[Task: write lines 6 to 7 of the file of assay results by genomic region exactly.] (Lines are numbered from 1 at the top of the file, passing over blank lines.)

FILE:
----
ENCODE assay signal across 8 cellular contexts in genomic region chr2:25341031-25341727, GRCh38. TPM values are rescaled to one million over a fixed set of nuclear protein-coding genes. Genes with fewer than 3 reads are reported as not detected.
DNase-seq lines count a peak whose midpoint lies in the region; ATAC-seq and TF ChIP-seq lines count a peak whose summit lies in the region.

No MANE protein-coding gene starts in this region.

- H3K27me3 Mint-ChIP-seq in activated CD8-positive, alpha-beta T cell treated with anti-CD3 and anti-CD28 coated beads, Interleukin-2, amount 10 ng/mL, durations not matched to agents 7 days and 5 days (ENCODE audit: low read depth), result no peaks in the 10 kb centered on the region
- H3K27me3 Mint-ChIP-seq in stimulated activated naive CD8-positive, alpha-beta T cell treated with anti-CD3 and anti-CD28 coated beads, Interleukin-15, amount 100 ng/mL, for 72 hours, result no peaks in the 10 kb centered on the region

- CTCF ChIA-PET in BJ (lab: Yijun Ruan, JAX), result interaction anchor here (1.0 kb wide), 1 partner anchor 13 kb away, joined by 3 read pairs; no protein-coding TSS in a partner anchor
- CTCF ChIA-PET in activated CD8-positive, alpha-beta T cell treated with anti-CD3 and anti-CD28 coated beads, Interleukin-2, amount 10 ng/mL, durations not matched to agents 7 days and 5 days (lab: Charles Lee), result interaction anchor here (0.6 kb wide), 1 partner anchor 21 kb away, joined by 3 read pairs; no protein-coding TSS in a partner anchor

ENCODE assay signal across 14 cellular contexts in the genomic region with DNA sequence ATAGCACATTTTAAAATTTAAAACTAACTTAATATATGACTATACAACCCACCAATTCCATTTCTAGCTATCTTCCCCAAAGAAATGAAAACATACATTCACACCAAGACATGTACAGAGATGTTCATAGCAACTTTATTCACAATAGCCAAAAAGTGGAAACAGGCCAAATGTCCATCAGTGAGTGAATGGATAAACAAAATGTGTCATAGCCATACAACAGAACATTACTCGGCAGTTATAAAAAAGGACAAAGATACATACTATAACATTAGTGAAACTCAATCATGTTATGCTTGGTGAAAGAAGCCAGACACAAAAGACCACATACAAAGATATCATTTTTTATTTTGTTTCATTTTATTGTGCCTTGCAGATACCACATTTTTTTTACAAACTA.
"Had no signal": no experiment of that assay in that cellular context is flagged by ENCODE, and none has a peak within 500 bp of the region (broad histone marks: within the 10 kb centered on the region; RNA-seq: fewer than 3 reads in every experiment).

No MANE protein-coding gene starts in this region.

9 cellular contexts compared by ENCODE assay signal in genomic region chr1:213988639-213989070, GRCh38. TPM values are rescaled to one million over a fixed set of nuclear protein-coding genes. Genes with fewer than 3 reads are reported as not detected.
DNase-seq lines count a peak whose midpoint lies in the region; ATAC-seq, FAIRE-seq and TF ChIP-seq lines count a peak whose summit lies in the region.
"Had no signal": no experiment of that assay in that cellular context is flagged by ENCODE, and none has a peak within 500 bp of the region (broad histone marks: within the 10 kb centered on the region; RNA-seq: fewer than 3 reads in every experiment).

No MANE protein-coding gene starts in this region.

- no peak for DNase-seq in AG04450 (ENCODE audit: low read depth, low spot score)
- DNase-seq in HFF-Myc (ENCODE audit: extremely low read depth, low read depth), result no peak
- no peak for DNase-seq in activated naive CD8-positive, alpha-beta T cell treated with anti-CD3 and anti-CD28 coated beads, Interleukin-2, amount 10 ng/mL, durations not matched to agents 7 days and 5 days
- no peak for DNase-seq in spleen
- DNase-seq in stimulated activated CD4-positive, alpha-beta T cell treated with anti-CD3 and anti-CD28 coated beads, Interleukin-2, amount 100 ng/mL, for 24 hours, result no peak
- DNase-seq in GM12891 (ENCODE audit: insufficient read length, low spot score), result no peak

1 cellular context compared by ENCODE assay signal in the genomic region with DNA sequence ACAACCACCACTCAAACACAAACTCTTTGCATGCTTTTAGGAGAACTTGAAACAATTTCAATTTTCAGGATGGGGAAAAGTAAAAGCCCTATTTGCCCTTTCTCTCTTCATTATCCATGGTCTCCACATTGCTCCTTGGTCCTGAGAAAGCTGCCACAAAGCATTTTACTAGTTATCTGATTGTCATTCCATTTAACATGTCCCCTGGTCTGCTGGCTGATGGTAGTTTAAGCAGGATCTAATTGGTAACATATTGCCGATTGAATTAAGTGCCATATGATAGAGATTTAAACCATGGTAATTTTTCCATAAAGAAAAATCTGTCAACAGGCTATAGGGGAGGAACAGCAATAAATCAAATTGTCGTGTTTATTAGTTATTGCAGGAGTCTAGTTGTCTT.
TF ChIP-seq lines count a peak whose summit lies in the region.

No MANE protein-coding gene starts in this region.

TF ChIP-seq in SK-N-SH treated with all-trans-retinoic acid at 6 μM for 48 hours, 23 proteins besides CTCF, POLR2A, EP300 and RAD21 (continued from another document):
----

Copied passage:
- CTCF ChIA-PET in BJ (lab: Yijun Ruan, JAX), result interaction anchor here (1.0 kb wide), 1 partner anchor 13 kb away, joined by 3 read pairs; no protein-coding TSS in a partner anchor
- CTCF ChIA-PET in activated CD8-positive, alpha-beta T cell treated with anti-CD3 and anti-CD28 coated beads, Interleukin-2, amount 10 ng/mL, durations not matched to agents 7 days and 5 days (lab: Charles Lee), result interaction anchor here (0.6 kb wide), 1 partner anchor 21 kb away, joined by 3 read pairs; no protein-coding TSS in a partner anchor